Jenniffer González-Colón, the resident commissioner representing Puerto Rico in Congress, rallied with other island leaders behind Gov. Rick Scott’s Senate bid today.
Scott held a news conference this morning at the Wingate by Windham Miami Airport where a dozen leaders from Puerto Rico appeared and endorsed the Republican candidate, who is challenging Democratic U.S. Sen. Bill Nelson in the Nov. 6 general election.
“It has been an honor to work alongside Congresswoman Jenniffer González-Colón and Puerto Rico’s elected officials to support Puerto Rico’s ongoing recovery,” said Scott, “and ensure Puerto Rican families here in Florida have the resources they need to succeed.”
González-Colón, a member of the Republican Party, spoke on social media in Spanish about her support, saying that Florida’s governor showed his human quality in reaching out to Puerto Rico after Hurricane Maria devastated the island nation and has opened the doors for those leaving Puerto Rico who chose Florida as their new home.
.@ScottforFlorida demostró su calidad humana al inmediatamente extendernos una mano ante la catástrofe q sufría PR a causa de Marìa. Continúa pendiente de las necesidades de los ciudadanos en PR y le abrió las puertas a quienes escogieron Florida como su nuevo hogar. Gracias! pic.twitter.com/rXpWd8GICS
— Jenniffer González (@Jenniffer2012) September 1, 2018
The other leaders backing Scott included: former Puerto Rico Governor Luis Fortuño; Speaker of the Puerto Rico House of Representatives Johnny Mendez; former Speaker of the Puerto Rico House Jose Aponte; Puerto Rico Reps. Eddie Charbonier, Michael Abid Quiñones, José Quiquito Meléndez, Lourdes Ramos, Manuel Claudio, Jackie Rodriguez and Milagros Charbonier; and Puerto Rico Committeewoman Zoraida Fonalledas.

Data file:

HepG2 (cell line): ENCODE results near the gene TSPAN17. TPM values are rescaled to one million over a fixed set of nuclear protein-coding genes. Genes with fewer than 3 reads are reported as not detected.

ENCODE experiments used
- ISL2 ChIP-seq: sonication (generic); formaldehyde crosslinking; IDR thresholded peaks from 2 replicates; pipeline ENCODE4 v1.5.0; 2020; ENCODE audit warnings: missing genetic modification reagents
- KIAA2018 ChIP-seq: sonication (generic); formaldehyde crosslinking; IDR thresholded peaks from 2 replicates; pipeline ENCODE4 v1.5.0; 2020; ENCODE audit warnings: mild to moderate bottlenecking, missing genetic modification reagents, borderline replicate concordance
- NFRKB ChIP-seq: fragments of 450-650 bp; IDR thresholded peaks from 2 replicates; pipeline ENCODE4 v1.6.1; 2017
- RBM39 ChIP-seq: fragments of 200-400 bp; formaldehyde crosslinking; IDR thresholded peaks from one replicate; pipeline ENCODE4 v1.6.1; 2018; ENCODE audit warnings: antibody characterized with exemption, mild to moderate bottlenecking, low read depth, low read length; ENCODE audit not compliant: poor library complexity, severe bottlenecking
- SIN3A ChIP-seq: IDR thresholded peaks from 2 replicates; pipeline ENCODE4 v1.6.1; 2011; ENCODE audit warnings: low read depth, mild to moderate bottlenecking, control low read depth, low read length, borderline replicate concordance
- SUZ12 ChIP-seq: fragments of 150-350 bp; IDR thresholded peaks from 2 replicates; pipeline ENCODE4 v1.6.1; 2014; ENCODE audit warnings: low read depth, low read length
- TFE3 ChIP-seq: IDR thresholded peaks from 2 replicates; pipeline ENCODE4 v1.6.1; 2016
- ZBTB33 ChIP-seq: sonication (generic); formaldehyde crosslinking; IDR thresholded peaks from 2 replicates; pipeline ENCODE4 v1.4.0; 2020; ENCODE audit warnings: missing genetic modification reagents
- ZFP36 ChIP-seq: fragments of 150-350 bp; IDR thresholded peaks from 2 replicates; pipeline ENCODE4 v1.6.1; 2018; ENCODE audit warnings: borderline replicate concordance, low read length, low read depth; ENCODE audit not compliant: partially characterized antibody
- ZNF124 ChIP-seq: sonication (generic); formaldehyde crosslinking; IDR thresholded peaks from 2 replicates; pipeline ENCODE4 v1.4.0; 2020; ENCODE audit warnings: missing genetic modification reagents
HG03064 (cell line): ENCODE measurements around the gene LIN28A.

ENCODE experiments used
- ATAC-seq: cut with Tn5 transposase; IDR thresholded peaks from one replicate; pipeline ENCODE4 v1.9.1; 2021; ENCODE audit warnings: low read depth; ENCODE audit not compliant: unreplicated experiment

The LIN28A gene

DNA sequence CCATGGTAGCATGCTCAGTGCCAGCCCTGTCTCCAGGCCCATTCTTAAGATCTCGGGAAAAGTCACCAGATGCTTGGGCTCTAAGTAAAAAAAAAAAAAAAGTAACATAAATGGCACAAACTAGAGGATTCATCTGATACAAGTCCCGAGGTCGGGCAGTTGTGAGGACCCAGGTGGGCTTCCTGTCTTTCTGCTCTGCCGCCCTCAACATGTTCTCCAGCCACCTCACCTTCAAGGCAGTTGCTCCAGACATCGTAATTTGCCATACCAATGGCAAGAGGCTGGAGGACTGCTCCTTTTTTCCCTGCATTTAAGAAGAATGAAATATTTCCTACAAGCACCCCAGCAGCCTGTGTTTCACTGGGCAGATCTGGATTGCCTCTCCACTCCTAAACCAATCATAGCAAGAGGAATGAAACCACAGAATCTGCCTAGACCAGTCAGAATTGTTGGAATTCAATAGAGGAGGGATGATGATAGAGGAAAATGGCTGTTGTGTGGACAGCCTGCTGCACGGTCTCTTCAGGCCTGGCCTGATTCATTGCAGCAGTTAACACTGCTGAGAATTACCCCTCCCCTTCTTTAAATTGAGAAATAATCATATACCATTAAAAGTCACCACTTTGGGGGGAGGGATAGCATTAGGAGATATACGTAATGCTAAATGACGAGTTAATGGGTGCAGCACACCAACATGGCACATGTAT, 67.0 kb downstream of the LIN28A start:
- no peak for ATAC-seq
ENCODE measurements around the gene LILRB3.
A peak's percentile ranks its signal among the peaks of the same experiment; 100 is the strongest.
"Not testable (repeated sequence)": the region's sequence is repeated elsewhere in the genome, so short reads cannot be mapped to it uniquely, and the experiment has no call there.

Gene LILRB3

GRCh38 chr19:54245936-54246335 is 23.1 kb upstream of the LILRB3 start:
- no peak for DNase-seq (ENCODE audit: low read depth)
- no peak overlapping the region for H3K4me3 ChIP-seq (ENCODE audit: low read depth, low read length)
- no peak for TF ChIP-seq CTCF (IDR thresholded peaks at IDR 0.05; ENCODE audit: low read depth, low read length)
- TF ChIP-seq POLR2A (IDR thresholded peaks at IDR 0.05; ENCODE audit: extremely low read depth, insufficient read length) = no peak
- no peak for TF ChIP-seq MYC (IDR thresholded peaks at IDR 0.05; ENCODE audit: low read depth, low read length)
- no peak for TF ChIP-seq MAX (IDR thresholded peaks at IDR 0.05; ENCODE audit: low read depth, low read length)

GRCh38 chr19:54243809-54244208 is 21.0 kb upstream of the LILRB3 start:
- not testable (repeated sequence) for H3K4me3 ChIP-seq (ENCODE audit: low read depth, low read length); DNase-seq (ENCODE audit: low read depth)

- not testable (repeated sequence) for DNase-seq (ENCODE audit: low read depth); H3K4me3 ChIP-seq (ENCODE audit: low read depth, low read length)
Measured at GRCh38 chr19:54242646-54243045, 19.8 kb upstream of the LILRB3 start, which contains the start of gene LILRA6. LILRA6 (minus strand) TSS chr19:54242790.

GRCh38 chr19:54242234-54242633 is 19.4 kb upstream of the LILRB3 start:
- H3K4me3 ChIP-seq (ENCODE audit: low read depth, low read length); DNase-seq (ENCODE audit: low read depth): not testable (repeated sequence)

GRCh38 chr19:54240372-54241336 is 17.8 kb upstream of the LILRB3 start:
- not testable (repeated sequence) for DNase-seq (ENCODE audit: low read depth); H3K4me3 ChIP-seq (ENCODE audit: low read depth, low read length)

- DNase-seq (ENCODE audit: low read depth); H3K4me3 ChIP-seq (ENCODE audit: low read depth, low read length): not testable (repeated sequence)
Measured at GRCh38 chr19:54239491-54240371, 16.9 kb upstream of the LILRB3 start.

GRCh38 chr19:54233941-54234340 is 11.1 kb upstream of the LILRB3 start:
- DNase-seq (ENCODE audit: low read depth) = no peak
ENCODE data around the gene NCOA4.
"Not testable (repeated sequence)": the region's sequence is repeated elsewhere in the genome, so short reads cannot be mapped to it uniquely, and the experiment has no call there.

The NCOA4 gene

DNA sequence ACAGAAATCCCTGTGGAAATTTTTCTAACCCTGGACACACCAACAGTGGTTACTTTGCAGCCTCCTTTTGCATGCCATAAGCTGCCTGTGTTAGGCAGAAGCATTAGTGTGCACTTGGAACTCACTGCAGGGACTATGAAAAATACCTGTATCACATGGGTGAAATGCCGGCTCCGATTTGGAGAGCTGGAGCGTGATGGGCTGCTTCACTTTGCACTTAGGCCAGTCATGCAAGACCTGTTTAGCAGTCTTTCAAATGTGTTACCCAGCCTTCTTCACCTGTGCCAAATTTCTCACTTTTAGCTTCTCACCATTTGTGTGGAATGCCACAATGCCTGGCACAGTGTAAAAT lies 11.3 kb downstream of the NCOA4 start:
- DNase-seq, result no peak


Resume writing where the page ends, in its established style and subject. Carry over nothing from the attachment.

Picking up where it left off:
González-Colón, the first woman ever elected as Puerto Rico’s lone, non-voting representative in the House, formally endorsed Scott back in May.
“They say that hard times will always reveal true friends, and I cannot think of a better friend to the American citizens of Puerto Rico than Governor Scott,” she said then.
The storm, of course, could have huge impacts on Florida politics, as displaced residents move to Florida. As U.S. citizens, those who move their voter registration to the state will have the right to vote in elections this year.
That’s generally been seen as potentially beneficial to Democrats, especially as President Donald Trump’s administration comes under fire for its response to hurricane recovery.
Puerto Rican officials last week amended the number of confirmed deaths from last year’s storm from 64 to 2,975. And other Puerto Rican leaders have become involved in Democratic politics in the state.
Gov. Pedro Rosselló in June endorsed Nelson, for example.
But the disdain among Puerto Rican voters for Trump does not seem to extend to Scott.
In July, a poll by Florida International University found 75 percent of Puerto Rican transplants to Florida held a favorable view of Scott, compared to just 62 percent with a favorable view of Nelson.
Scott made more than a half dozen official visits to Puerto Rico in the aftermath of Maria, and at the Saturday event also raised the economic relationship between Florida and the island.
“We have worked hard to help our neighbors in need and create a booming economy that provides opportunities for every family in Florida,” he said.